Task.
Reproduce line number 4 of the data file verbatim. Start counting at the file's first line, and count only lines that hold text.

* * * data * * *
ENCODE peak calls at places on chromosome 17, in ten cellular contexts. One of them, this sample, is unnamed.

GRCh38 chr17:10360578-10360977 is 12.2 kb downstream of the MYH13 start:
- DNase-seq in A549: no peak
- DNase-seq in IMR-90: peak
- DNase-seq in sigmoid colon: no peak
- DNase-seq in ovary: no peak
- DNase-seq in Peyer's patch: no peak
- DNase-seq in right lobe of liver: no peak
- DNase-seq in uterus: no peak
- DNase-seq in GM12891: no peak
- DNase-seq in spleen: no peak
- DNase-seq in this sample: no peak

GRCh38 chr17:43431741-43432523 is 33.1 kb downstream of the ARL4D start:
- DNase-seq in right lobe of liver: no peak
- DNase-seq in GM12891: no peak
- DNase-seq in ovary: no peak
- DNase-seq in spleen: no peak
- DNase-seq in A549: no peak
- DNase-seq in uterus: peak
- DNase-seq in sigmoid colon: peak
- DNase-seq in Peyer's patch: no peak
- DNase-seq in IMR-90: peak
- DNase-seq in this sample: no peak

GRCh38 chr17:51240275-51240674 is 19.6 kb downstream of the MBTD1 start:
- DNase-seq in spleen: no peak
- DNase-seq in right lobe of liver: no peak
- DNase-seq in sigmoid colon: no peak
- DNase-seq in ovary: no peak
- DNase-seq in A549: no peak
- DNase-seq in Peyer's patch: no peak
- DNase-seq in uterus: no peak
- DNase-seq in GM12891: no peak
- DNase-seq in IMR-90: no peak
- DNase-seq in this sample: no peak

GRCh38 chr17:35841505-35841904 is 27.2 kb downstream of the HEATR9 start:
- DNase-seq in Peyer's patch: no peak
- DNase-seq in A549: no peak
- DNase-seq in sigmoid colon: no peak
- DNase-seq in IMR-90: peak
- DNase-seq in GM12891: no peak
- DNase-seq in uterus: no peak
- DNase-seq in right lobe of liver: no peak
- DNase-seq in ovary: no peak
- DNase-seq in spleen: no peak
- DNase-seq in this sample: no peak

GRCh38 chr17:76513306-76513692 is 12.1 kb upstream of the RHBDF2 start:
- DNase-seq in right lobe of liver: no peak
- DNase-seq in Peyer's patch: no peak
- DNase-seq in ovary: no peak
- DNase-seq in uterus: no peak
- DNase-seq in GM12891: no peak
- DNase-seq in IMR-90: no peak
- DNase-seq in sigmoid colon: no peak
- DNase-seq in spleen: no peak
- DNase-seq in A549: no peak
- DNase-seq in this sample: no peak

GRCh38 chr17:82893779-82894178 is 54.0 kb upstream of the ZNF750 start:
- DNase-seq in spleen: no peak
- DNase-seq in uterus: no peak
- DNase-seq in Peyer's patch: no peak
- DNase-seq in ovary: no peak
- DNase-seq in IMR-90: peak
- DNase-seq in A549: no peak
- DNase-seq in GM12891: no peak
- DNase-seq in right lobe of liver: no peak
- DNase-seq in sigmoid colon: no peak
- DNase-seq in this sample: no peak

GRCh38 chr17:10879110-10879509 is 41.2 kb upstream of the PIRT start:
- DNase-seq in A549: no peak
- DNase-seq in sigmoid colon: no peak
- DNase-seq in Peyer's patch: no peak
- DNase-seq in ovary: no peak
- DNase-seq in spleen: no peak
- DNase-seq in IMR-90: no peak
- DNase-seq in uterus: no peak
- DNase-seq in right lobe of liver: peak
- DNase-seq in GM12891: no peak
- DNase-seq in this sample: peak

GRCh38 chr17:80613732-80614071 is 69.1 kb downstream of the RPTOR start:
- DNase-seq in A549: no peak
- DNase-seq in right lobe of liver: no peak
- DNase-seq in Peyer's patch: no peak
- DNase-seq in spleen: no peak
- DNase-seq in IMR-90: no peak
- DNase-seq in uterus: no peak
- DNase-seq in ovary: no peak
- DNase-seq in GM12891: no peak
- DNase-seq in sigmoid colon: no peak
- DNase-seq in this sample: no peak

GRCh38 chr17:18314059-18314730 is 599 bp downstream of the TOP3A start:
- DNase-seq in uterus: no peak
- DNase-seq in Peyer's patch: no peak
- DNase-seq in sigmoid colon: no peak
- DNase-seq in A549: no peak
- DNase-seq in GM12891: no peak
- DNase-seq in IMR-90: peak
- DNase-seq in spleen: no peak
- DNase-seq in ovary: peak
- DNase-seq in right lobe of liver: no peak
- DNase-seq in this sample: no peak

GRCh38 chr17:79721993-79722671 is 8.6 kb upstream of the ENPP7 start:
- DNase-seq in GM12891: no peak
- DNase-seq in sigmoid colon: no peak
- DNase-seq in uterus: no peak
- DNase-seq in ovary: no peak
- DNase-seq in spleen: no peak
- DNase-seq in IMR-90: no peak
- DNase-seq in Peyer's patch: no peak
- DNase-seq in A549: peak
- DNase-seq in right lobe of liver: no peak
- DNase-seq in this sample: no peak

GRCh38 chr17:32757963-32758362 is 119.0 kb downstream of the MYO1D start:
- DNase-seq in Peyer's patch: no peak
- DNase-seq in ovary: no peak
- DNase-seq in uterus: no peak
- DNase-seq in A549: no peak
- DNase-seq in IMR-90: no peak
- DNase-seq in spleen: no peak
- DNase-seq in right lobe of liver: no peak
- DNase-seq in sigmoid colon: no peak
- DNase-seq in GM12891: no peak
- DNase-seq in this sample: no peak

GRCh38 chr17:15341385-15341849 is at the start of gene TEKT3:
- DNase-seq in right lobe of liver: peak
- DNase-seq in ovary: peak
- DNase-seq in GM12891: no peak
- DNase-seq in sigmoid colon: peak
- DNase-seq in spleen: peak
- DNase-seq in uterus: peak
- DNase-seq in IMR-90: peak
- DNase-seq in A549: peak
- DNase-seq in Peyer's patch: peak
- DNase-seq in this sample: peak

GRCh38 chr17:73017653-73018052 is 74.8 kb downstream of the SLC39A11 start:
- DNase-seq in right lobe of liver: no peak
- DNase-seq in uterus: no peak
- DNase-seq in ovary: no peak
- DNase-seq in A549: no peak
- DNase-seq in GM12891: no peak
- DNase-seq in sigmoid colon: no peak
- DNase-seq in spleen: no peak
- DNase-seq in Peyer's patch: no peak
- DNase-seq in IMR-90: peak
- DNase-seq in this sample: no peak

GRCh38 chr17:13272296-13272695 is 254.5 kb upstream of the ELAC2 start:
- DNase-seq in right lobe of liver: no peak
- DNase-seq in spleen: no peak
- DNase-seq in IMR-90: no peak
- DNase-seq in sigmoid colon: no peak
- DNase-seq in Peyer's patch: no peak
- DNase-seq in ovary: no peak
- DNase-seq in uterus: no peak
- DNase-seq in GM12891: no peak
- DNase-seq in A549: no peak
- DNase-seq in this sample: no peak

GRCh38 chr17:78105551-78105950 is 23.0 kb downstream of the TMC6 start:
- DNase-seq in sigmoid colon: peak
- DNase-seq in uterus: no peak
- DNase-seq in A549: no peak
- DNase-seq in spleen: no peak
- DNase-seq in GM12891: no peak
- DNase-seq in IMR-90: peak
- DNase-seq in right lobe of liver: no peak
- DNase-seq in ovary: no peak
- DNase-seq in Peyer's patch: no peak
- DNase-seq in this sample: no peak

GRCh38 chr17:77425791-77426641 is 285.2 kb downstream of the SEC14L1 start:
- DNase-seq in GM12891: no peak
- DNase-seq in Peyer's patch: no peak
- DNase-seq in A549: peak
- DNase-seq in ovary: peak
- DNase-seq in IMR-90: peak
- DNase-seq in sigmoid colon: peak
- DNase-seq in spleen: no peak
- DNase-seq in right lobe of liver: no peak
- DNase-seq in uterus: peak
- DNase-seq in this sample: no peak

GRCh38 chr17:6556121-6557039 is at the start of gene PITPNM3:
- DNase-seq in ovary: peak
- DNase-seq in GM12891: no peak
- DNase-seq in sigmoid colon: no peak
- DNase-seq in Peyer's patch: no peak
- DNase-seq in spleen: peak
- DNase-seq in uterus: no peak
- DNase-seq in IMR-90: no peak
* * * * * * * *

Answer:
- DNase-seq in IMR-90: peak